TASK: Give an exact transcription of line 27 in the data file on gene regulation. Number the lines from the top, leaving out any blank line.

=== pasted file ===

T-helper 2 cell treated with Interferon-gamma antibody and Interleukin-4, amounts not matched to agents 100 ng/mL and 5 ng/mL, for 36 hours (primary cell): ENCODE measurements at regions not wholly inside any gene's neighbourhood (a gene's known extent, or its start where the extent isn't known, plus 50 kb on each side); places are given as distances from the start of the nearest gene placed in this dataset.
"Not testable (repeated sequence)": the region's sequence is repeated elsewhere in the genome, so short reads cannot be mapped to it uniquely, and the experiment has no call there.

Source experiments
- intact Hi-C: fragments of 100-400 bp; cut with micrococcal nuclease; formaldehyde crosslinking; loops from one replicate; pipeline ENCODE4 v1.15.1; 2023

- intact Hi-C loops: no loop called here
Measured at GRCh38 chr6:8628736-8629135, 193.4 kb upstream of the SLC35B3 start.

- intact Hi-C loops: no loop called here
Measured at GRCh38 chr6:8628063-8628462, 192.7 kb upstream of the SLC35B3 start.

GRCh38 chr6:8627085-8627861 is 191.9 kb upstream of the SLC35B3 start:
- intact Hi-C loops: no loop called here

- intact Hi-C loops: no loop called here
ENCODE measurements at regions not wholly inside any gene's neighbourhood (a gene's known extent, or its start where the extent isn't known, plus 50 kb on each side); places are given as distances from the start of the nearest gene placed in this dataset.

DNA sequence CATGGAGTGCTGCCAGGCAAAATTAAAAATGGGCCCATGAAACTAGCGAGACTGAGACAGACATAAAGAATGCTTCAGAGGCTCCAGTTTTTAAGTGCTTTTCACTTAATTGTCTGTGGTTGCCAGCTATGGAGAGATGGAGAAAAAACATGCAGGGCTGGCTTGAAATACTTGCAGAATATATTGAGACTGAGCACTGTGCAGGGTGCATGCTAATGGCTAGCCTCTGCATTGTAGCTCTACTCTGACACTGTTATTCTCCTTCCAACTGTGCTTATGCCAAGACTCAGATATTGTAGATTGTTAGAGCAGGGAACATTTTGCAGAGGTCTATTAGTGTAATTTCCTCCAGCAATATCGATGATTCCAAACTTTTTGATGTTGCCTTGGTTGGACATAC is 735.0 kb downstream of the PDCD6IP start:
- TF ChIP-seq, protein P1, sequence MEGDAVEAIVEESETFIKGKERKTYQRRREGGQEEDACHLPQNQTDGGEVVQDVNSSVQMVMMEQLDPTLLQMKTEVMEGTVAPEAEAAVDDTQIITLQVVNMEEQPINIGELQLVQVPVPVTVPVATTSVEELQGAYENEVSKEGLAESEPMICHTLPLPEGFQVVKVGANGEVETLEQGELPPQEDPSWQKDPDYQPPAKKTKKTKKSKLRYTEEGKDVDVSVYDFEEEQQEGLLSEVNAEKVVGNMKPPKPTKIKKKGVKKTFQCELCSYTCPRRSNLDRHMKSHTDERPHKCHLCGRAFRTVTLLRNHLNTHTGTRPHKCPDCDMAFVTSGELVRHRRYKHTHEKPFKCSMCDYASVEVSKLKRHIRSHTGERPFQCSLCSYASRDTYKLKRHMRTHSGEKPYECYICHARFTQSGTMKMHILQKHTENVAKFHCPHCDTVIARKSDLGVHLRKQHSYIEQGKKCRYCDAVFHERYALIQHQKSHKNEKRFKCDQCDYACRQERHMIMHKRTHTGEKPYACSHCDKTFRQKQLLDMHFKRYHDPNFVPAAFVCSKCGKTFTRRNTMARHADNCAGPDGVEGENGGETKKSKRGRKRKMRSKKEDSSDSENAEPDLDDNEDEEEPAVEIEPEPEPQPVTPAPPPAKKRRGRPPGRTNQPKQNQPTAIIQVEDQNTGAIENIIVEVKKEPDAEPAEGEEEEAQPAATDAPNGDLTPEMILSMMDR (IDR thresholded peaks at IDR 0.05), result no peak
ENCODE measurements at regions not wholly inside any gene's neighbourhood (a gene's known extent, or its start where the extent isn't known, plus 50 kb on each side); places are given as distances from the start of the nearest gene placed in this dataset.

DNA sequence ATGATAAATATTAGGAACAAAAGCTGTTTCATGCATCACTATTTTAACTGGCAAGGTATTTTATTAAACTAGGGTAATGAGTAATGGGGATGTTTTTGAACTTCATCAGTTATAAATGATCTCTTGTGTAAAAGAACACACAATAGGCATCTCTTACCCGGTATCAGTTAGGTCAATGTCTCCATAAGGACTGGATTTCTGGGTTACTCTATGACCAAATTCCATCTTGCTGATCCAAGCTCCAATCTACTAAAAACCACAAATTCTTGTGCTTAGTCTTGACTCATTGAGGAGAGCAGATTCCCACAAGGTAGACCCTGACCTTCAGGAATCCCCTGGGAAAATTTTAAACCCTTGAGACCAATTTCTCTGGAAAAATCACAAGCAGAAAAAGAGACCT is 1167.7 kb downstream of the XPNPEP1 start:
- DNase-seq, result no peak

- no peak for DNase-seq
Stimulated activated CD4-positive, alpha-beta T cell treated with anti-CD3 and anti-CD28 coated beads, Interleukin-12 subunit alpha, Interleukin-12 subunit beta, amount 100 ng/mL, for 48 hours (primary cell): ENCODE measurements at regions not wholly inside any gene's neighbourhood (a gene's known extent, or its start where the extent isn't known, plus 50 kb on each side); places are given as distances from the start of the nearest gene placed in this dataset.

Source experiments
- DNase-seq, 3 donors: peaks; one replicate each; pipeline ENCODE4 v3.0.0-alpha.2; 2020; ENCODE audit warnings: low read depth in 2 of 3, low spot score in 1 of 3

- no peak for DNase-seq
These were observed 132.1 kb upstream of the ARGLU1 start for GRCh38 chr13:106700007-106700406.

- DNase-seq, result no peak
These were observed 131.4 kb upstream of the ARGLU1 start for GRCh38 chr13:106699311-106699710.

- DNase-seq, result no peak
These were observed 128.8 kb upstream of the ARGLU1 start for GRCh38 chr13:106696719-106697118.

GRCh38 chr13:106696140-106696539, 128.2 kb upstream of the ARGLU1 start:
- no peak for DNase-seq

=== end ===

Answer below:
These were observed 128.8 kb upstream of the ARGLU1 start for GRCh38 chr13:106696719-106697118.